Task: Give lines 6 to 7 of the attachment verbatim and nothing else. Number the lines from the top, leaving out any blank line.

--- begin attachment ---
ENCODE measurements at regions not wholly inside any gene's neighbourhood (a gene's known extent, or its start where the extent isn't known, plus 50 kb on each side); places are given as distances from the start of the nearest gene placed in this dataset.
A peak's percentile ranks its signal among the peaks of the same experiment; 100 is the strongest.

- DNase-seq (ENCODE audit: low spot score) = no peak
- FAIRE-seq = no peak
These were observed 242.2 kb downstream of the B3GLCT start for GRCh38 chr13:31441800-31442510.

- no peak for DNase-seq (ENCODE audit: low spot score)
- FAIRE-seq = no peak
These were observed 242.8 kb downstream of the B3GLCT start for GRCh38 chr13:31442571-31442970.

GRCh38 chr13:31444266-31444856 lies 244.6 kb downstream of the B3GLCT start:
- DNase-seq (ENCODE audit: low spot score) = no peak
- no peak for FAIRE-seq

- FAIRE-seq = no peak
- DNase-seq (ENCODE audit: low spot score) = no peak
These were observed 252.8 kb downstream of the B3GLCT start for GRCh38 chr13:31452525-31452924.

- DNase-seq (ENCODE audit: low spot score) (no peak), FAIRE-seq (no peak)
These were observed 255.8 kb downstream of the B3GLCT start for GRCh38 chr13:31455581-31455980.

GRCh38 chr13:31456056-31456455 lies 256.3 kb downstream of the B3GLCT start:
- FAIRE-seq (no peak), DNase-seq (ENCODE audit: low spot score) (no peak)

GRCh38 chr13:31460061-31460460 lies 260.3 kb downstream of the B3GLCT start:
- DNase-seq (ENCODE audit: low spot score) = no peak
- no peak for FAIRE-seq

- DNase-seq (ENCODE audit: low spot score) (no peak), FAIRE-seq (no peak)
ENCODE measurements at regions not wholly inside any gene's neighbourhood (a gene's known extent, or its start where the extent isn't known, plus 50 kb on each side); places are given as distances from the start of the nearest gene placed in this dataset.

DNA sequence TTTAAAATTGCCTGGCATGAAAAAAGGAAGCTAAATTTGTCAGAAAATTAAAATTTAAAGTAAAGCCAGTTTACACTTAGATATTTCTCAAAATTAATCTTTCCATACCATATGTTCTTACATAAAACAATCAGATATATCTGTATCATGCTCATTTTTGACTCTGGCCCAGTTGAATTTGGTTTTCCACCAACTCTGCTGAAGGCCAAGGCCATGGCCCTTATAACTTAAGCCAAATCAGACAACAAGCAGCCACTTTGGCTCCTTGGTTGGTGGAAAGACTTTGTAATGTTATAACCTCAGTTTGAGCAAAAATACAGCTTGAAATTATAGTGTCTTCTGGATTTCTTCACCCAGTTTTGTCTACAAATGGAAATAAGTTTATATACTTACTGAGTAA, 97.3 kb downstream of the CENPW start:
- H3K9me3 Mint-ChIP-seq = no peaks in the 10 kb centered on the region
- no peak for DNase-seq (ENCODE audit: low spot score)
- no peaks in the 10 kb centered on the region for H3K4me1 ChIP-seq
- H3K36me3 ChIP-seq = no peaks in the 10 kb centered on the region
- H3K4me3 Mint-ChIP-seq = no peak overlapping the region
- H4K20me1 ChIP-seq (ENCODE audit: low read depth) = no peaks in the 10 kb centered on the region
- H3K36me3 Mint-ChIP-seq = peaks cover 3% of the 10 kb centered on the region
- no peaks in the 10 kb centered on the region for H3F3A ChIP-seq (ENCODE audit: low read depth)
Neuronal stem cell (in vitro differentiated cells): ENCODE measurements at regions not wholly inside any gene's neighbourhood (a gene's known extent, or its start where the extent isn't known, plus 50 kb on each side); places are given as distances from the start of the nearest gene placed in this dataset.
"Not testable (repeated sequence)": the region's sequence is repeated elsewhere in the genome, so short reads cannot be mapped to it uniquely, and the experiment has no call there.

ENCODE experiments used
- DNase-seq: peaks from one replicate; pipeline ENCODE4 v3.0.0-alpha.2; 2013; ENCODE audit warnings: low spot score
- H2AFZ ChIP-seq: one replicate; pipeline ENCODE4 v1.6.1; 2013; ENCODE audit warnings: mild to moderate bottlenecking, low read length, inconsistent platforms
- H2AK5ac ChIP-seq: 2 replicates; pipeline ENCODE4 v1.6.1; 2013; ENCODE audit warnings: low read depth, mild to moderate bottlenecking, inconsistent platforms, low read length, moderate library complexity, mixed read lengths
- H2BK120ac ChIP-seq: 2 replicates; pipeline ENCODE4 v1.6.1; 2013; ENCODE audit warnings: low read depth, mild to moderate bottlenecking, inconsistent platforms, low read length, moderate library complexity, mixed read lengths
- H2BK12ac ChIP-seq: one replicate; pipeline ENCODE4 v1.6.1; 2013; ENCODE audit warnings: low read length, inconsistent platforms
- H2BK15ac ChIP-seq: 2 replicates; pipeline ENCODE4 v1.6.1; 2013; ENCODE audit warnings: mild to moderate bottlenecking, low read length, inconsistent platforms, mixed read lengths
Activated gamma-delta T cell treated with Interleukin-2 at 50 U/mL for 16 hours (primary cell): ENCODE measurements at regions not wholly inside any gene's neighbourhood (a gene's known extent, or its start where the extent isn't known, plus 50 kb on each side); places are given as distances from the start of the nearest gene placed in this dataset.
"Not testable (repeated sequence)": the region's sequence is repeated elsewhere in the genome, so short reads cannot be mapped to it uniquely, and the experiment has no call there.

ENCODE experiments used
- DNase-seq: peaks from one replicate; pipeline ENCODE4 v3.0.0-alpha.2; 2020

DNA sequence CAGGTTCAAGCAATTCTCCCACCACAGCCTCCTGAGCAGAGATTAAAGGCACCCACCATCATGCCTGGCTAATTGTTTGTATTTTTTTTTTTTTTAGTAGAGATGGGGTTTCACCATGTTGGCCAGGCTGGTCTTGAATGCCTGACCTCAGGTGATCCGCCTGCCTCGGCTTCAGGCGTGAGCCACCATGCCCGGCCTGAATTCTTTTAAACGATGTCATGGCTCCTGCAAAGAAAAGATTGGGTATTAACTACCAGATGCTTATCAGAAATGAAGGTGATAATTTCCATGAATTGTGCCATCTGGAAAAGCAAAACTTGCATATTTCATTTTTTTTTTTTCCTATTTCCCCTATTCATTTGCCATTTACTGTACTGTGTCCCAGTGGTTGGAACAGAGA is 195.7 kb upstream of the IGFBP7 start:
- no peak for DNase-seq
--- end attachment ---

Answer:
- no peak for DNase-seq (ENCODE audit: low spot score)
- FAIRE-seq = no peak